The first woman to fill the role of Reserve Bank governor is expected to bring a reform agenda to the institution and outline a fresh set of goals.
Michele Bullock starts as head of the central bank in September, replacing Philip Lowe.
Ms Bullock’s elevation comes as the Reserve Bank moves to implement reforms including fewer board meetings each year and the governor having to front media to explain the bank’s decision making.
The new governor will also work alongside the treasurer to refresh the “statement on the conduct of monetary policy”, which essentially lays out the high-level goals of the central bank.
The guiding document is typically updated with every change of government and the last one was signed by then-treasurer Scott Morrison and Dr Lowe in 2016.
The next statement will be signed by the new monetary policy board – not just the governor, as in the past – and is expected to be finalised later in 2023.
The document critically includes the inflation-targeting framework, although the flexible two-to-three per cent band is likely to stay after it earned the support of the review board.
Monash University economics lecturer Isaac Gross said there could be a stronger focus on hitting the midpoint of the target range, as the review suggested, rather than treating anywhere in the target band as equally acceptable.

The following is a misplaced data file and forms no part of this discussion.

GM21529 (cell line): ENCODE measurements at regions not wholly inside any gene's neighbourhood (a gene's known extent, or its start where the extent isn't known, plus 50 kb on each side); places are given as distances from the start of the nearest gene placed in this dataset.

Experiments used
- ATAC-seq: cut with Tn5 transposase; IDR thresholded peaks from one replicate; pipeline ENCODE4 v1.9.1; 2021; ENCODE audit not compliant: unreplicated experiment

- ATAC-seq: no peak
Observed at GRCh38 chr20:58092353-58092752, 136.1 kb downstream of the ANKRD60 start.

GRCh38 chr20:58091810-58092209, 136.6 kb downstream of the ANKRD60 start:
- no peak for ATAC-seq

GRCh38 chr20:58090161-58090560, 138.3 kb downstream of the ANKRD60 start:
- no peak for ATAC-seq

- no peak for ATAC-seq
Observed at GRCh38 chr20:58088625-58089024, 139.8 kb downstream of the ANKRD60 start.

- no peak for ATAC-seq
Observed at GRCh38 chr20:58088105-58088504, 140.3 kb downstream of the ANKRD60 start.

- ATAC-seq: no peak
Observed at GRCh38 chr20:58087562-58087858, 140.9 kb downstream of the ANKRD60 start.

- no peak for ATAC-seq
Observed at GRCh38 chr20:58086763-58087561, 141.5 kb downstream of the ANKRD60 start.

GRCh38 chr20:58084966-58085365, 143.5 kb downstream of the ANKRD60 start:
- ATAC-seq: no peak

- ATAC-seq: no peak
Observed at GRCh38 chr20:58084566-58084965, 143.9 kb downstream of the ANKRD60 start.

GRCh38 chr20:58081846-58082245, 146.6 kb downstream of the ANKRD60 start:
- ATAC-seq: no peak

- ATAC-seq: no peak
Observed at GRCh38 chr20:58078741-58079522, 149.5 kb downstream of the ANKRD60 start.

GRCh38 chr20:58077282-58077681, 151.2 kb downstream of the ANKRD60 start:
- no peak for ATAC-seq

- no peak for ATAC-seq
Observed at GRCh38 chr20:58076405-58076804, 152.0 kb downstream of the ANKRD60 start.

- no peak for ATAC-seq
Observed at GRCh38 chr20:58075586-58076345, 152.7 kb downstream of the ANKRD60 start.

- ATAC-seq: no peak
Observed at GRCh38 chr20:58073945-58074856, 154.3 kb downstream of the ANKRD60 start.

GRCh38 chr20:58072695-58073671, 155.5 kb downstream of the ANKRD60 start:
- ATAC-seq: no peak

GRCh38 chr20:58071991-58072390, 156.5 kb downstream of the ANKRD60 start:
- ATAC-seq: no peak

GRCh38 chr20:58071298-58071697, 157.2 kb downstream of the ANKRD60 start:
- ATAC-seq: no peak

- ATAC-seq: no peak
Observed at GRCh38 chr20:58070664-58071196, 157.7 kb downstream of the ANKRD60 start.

The RBA may shy away from that change or couch it in caveats for fear it could imply a quicker rate of inflation reduction and more rapid rate rises, Dr Gross said.
He was more confident that any mention of “financial stability” would be played down in the statement.
“The review found it was probably not a great idea because it meant the RBA would start to worry more about house prices than unemployment and inflation.”
He said it would still likely get a mention but would become a secondary consideration after full employment and price stability.
Finance Minister Katy Gallagher said Ms Bullock’s appointment was historic but the position would carry considerable scrutiny, with mortgage holders under pressure from rising interest rates.
“She does have a reform agenda … she’s got the leadership skills necessary to guide that path over the next few years, so it’s an incredibly important appointment,” Senator Gallagher told ABC Radio on Monday.
Senator Gallagher said more transparency was needed from the bank around its decisions on interest rates, but Ms Bullock would be well equipped for the role.
Ms Bullock has worked at the Reserve Bank since 1985, became an assistant governor in 2010 and has been the deputy since 2022.
Shadow treasurer Angus Taylor welcomed Ms Bullock’s appointment, saying having a governor independent of the government was crucial.
The opposition opposed the prospect of federal department secretaries being appointed as Reserve Bank governor.
“We know historically an independent Reserve Bank delivers lower inflation, the data on this has been very, very clear for many decades around the world,” Mr Taylor told ABC Radio.
“It’s not appropriate to have a secretary of an economic department who has been formulating government policy to become the governor.”
Andrew Brown and Poppy Johnston
(Australian Associated Press)